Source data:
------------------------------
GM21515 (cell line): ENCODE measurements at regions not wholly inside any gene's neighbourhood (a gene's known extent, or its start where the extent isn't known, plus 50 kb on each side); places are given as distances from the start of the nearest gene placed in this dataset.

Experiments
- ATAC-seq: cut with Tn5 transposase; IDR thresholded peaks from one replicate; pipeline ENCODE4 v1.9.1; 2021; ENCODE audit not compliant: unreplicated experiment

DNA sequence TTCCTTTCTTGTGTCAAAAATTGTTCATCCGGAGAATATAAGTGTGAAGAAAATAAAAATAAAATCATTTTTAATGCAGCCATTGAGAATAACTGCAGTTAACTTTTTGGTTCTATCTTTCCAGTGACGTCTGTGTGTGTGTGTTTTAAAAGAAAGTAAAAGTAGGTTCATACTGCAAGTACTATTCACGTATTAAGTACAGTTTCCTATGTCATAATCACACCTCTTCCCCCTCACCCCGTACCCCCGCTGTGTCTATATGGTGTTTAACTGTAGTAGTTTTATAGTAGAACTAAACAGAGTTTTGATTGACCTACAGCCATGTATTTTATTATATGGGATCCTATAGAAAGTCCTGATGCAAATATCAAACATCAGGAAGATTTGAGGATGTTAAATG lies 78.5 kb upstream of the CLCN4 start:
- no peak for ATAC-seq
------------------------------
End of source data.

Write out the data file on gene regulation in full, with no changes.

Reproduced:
GM21515 (cell line): ENCODE measurements at regions not wholly inside any gene's neighbourhood (a gene's known extent, or its start where the extent isn't known, plus 50 kb on each side); places are given as distances from the start of the nearest gene placed in this dataset.

Experiments
- ATAC-seq: cut with Tn5 transposase; IDR thresholded peaks from one replicate; pipeline ENCODE4 v1.9.1; 2021; ENCODE audit not compliant: unreplicated experiment

DNA sequence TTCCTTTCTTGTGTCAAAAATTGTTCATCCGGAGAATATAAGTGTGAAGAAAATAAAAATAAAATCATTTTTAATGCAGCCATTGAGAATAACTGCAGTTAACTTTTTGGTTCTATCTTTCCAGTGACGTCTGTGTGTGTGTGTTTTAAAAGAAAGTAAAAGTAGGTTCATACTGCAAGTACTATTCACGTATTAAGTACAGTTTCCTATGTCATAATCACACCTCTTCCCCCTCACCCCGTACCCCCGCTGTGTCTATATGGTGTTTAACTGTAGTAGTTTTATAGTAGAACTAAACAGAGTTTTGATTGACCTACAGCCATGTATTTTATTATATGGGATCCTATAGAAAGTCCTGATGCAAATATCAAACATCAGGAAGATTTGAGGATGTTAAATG lies 78.5 kb upstream of the CLCN4 start:
- no peak for ATAC-seq